Philip S. Bagwell
The railwaymen: the history of the National Union of Railwaymen. London:
George Allen & Unwin, 1963. 725pp.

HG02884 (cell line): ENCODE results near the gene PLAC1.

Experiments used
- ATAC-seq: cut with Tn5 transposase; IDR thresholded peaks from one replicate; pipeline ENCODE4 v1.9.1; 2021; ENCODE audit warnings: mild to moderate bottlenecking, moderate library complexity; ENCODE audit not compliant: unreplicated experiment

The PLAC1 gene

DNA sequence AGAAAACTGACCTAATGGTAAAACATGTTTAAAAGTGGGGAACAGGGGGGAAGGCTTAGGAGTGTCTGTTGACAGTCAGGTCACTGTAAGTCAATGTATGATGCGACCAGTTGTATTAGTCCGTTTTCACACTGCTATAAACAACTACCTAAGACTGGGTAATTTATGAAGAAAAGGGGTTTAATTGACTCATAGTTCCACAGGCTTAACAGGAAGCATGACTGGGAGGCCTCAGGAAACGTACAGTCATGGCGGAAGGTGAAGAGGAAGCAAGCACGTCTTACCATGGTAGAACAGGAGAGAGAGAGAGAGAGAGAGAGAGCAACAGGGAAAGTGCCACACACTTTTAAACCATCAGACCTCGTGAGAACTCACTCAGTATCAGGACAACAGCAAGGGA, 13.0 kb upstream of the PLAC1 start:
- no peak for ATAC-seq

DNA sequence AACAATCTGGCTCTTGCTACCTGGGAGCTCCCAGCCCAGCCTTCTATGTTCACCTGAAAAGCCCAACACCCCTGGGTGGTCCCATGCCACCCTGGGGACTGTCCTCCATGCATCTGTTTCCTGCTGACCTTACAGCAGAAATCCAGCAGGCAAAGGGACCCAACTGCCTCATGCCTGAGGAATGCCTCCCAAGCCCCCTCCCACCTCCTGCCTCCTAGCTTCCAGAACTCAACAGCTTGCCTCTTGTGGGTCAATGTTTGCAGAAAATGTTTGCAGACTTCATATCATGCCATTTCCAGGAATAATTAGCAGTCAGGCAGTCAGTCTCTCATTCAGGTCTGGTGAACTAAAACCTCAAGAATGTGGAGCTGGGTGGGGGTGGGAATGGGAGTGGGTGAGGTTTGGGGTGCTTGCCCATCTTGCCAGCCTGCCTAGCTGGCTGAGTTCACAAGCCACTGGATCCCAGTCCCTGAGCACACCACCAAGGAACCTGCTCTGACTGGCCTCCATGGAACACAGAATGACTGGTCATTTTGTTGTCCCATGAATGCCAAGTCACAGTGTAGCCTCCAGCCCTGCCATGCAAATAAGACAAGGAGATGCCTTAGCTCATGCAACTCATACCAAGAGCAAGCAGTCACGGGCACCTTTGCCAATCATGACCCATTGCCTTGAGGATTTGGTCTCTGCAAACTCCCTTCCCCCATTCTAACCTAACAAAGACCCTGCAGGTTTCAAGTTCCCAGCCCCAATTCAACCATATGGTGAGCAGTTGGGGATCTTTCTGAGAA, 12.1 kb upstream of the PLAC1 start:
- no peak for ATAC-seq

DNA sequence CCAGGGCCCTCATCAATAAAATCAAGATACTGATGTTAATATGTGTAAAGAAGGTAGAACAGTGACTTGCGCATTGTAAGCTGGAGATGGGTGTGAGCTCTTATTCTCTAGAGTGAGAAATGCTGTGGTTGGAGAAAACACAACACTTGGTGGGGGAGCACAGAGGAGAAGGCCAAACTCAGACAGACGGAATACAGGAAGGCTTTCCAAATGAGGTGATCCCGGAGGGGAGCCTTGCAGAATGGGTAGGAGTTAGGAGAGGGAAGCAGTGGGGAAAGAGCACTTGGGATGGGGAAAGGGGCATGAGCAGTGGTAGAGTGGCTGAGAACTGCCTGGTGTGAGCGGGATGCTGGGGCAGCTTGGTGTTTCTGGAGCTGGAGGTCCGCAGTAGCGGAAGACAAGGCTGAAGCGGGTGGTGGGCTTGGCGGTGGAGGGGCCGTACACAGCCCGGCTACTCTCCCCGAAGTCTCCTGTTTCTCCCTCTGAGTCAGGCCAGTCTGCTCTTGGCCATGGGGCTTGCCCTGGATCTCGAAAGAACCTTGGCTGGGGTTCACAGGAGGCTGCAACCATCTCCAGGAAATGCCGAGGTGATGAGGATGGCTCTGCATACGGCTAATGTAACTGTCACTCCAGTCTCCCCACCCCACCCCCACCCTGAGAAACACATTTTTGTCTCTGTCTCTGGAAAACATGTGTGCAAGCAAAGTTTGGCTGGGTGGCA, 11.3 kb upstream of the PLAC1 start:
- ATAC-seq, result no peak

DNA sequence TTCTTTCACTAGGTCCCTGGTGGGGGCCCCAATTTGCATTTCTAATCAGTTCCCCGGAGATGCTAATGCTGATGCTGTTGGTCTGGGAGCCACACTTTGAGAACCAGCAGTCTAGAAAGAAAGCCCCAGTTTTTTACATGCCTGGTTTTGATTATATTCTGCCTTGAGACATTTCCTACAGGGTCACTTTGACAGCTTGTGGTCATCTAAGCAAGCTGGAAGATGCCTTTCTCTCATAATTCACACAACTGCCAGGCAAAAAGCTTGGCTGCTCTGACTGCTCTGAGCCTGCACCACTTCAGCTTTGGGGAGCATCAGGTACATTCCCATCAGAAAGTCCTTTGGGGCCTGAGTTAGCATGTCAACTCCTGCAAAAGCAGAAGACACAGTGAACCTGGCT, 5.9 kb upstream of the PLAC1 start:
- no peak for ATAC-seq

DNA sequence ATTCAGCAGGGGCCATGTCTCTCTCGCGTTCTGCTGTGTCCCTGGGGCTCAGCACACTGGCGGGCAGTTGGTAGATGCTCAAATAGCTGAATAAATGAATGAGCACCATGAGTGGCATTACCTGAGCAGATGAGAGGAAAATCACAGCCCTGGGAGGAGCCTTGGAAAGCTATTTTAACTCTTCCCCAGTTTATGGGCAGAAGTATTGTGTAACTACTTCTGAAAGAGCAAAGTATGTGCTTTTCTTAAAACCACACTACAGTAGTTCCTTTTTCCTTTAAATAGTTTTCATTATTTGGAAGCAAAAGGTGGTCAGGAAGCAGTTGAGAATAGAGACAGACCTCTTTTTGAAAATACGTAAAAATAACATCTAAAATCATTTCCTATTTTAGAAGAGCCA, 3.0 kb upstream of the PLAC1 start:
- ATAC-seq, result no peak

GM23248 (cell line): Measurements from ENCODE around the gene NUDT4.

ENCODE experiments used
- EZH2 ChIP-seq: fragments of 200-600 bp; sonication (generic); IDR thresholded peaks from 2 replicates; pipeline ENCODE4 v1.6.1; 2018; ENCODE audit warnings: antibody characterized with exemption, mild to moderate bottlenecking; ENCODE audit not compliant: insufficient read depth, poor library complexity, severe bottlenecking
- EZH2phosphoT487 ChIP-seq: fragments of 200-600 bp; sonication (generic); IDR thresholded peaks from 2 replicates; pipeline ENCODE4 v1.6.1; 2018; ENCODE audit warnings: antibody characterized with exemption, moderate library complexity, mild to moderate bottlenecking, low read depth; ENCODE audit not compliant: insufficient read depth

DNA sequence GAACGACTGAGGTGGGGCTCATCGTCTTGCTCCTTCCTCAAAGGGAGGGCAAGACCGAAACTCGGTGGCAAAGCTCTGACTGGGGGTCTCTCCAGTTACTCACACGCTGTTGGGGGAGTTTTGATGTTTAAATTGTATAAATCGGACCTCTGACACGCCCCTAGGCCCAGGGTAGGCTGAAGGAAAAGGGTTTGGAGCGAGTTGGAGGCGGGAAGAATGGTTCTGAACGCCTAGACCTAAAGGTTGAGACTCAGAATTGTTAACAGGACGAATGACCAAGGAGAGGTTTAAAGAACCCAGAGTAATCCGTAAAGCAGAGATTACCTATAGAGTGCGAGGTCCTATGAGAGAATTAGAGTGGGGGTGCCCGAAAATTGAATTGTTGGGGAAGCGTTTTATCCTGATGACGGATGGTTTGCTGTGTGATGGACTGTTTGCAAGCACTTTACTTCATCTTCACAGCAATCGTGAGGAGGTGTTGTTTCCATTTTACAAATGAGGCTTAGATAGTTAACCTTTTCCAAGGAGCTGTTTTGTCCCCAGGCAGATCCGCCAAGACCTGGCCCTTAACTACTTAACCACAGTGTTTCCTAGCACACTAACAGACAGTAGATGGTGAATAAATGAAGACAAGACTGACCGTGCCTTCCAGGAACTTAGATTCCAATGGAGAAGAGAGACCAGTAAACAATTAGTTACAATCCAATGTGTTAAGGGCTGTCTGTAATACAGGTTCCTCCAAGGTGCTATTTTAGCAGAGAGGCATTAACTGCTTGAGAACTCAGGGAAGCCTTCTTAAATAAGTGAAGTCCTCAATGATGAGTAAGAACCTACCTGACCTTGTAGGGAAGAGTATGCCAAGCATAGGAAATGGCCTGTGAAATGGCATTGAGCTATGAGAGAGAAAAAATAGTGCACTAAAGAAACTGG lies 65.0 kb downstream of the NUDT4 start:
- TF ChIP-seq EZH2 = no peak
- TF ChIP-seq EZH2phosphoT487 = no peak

Very different from Norman McKillop's Lighted flame: the workers could have been from any industry: very little aattention is paid to working conditions. Bagwell seemed only to be interested in the politics of mass labour. Nonetheless, he does bring out the effect of firing larger locomotives without any increase in pay (page 262) and the poor cab conditions on the Great Western The Great Bear and on the Star class where the inside mechanism was very difficult to reach for lubrication and adjustment. On pp. 315 and 318 Bagwell takes up the Luddite approach towards electrification where the railways rejected feather bedding for former firemen. The issues of right hand versus left hand drive, the failure to introduce automatic warning systems, blow backs, etc are utterly ignored, but brotherly relations with the USSR are recorded.